Agency: Cordis | Branch: H2020 | Program: IA | Phase: MG-5.5a-2015 | Award Amount: 17.68M | Year: 2016
Port Cities can be seen as multidimensional laboratories where challenges connected with urban mobility are more complex due to the dual system of gravity centre: the city, the port, not to mention their shared hinterland.These peculiarities are at once a challenge and an opportunity, as they provide scope for planning, researching and implementing integrated mobility solutions in distinctively complex urban contexts. Civitas PORTIS designs, demonstrates and evaluates integrated sets of sustainable mobility measures in 5 major port cities located on the North Sea (Aberdeen and Antwerp), the Mediterranean Sea (Trieste), the Black Sea (Constanta), and Baltic Sea (Klaipeda). The project also involves a major international follower port city on the East China Sea (Ningbo). Thanks to the Civitas Initiative, the partner cities expect to prove that more efficient and sustainable mobility is conducive to the establishment of vital and multi-modal hubs for urban, regional, national and International movements of passengers and goods. To do this, they establish integrated living laboratories clustering local measures according to four major aspects of sustainable urban mobility: 1. Governance: to increase port-city collaborative planning and participation, leading to enhanced forms of SUMPs. 2. People: to foster less car-dependent mobility styles, leading to modal shift in favour of collective and more active transport. 3. Transport system: to strengthen the efficiency of road traffic management to/from the port and through the city, and foster the use of clean vehicles. 4. Goods: to enhance logistics and freight transport, improving the efficiency and coordination of city, port and regional freight movements. Working with port cities, Civitas PORTIS will generate a strong and twofold replication potential: 1) specifically to other port cities, and 2) more generally to cities presenting major transport nodes and attractors for the benefit of the whole CIVITAS Initiative.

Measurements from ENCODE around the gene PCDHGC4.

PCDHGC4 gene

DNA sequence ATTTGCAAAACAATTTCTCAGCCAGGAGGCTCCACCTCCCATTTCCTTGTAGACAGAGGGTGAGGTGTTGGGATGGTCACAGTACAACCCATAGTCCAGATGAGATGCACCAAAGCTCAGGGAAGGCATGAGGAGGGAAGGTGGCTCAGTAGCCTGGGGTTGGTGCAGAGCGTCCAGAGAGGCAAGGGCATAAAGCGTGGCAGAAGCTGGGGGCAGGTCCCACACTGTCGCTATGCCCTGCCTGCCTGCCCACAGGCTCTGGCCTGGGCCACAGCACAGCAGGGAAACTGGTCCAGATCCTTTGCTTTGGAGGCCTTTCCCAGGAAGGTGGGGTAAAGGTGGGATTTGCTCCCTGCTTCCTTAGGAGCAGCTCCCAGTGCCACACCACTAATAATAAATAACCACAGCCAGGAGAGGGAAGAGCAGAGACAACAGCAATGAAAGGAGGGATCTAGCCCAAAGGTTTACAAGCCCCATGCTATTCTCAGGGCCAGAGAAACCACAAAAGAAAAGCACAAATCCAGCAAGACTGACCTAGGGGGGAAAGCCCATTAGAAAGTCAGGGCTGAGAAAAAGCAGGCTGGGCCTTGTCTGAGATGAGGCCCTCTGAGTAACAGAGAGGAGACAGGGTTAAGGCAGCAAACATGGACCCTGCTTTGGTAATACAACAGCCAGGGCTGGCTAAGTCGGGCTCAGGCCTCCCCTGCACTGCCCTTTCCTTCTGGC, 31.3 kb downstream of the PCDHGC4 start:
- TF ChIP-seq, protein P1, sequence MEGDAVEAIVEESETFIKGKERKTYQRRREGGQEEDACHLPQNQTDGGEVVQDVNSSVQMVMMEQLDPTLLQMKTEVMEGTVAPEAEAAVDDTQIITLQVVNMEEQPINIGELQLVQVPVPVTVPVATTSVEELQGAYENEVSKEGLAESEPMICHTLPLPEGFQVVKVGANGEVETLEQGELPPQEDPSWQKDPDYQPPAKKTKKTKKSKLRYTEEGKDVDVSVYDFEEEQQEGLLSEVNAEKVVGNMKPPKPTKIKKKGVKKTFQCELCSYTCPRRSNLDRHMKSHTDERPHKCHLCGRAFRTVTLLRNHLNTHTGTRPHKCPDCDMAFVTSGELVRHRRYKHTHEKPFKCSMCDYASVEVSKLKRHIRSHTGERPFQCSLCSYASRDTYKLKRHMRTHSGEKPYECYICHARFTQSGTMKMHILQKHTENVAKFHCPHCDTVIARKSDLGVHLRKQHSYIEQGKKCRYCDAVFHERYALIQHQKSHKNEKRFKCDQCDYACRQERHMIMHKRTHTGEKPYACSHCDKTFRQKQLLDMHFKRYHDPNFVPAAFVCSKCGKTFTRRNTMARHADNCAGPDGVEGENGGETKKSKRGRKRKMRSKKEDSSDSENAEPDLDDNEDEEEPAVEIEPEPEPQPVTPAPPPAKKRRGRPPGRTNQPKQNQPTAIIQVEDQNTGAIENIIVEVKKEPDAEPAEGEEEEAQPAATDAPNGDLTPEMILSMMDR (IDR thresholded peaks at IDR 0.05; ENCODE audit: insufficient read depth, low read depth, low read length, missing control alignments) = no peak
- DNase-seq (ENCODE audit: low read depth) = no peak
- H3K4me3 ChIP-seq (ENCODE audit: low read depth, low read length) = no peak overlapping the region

Agency: GTR | Branch: Innovate UK | Program: | Phase: Knowledge Transfer Partnership | Award Amount: 83.26K | Year: 2015
Agency: GTR | Branch: ESRC | Program: | Phase: Research Grant | Award Amount: 290.16K | Year: 2016
Can the EU govern efficiently and with the people? Almost all EU legislation is now agreed in an early stage, facilitated by informal trilogue negotiations in which a small number of representatives of three EU institutions bargain behind closed doors and present the agreement for approval in public meetings. We examine the complex dynamics of this black box and assess the ability of EU institutions to bargain successfully, to foster or preclude political contestation, to create political coalitions across institutions, and avoid capture by special interests. We do this by combining, first, a comprehensive, large-scale analysis of patterns of trilogue negotiations, tracing systematically the evolution of Council and EP preferences in order to determine their respective bargaining success (package 1, Netherlands project team); second, in-depth process-tracing studies to explore what happens when issues with high political stakes enter the world of trilogues, i.e we examine the conditions under which informal trilogues affect bargaining success by looking at intra- and extra-institutional actors and their strategies to manage information flows (package 2, UK project team) and explore how both mainstream and Eurosceptic and/or radical political groups mediate cross-institutional contestation (package 3, German project team). A fourth section (package 4) will bring these findings together to explain how patterns of contestation affect the evolution of preferences during the course of legislative negotiations (all project teams).